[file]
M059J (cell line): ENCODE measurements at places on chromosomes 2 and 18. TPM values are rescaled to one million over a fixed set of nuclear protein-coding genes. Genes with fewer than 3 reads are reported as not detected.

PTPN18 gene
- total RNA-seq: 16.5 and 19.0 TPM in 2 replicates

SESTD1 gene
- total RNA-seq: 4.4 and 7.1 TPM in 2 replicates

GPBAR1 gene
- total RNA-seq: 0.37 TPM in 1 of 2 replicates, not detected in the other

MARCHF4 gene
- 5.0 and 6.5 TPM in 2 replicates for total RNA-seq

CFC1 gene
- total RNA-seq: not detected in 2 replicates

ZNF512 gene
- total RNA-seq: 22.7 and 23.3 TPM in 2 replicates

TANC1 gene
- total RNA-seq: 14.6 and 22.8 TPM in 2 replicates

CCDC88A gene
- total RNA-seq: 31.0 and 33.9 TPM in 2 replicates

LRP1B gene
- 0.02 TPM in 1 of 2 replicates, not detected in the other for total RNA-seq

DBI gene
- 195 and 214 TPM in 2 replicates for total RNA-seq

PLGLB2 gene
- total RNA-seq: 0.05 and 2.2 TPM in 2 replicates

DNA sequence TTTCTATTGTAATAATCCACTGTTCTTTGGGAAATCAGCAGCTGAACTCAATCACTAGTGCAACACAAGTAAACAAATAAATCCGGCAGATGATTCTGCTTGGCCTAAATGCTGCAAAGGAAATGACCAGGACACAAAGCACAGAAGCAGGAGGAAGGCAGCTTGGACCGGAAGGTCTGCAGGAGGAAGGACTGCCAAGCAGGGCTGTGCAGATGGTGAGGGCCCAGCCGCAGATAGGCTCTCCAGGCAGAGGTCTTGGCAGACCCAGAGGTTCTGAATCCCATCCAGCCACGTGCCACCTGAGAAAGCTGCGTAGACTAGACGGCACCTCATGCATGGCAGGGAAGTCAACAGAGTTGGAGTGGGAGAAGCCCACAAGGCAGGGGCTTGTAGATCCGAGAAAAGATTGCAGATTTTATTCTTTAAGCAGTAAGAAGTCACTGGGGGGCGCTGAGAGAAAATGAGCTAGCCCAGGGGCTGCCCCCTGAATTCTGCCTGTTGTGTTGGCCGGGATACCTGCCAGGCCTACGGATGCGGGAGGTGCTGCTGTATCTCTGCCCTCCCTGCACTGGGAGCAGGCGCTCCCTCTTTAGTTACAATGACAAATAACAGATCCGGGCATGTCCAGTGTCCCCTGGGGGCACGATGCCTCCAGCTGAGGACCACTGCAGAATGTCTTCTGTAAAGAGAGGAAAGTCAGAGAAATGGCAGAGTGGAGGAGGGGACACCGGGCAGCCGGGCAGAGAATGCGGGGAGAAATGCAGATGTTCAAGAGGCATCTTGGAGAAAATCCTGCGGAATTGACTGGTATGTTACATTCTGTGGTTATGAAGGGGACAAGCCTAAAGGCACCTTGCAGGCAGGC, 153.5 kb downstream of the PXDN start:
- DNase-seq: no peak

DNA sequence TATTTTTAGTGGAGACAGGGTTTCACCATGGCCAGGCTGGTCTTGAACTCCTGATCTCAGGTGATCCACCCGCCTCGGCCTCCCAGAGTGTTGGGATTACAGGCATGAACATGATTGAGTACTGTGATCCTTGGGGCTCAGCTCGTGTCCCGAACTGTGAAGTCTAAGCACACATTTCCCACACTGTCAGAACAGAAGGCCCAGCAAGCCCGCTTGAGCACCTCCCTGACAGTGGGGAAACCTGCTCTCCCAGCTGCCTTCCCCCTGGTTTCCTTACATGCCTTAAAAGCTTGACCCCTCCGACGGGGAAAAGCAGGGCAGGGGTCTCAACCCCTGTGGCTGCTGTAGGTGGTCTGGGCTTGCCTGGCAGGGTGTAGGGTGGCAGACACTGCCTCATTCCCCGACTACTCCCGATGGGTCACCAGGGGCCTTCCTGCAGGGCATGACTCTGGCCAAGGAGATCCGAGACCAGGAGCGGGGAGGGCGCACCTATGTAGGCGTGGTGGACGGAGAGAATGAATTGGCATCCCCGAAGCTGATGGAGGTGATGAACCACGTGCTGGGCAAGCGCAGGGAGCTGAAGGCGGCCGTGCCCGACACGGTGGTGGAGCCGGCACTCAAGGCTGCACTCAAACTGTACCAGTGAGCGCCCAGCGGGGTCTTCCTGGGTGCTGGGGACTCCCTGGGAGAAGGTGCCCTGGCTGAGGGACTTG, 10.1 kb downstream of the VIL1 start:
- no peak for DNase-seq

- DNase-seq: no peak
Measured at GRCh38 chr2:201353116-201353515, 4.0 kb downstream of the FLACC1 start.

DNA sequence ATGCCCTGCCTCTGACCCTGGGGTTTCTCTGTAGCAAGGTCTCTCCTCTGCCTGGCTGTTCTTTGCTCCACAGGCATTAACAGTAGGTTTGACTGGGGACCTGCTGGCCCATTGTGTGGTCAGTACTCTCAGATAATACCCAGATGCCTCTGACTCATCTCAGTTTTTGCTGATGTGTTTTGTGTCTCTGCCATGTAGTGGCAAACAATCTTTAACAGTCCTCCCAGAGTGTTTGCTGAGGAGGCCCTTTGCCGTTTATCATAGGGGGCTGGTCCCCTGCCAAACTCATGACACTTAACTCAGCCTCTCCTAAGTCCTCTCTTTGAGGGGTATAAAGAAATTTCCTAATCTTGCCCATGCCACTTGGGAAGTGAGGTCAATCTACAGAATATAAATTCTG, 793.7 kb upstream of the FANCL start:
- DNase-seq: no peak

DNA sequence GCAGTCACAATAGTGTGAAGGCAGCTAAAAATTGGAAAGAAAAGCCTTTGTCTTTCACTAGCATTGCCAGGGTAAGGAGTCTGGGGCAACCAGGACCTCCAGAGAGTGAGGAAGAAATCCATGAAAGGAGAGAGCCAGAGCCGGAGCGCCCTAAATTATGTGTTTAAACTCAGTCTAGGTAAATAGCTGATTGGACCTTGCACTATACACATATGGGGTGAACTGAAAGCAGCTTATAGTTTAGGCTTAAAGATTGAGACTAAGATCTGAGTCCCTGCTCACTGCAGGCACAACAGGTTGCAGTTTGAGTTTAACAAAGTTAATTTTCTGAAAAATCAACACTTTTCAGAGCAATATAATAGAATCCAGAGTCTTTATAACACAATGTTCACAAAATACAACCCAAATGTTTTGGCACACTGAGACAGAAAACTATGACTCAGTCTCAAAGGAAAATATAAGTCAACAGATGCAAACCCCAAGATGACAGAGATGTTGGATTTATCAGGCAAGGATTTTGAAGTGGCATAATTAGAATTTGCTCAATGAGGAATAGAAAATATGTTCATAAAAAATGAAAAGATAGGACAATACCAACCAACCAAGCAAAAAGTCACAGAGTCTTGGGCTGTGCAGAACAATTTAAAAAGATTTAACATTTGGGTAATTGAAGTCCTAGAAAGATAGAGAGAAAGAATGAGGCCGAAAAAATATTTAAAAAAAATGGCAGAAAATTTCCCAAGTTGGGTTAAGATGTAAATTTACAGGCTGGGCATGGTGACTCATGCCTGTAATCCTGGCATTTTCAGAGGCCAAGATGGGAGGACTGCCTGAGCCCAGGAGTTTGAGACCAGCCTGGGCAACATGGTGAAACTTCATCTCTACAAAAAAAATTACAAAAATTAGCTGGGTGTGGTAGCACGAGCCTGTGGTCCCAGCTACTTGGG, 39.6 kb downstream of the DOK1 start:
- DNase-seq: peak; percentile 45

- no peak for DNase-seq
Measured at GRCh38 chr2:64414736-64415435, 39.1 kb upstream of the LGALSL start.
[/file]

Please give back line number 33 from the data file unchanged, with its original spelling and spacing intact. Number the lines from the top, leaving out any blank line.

- DNase-seq: peak; percentile 45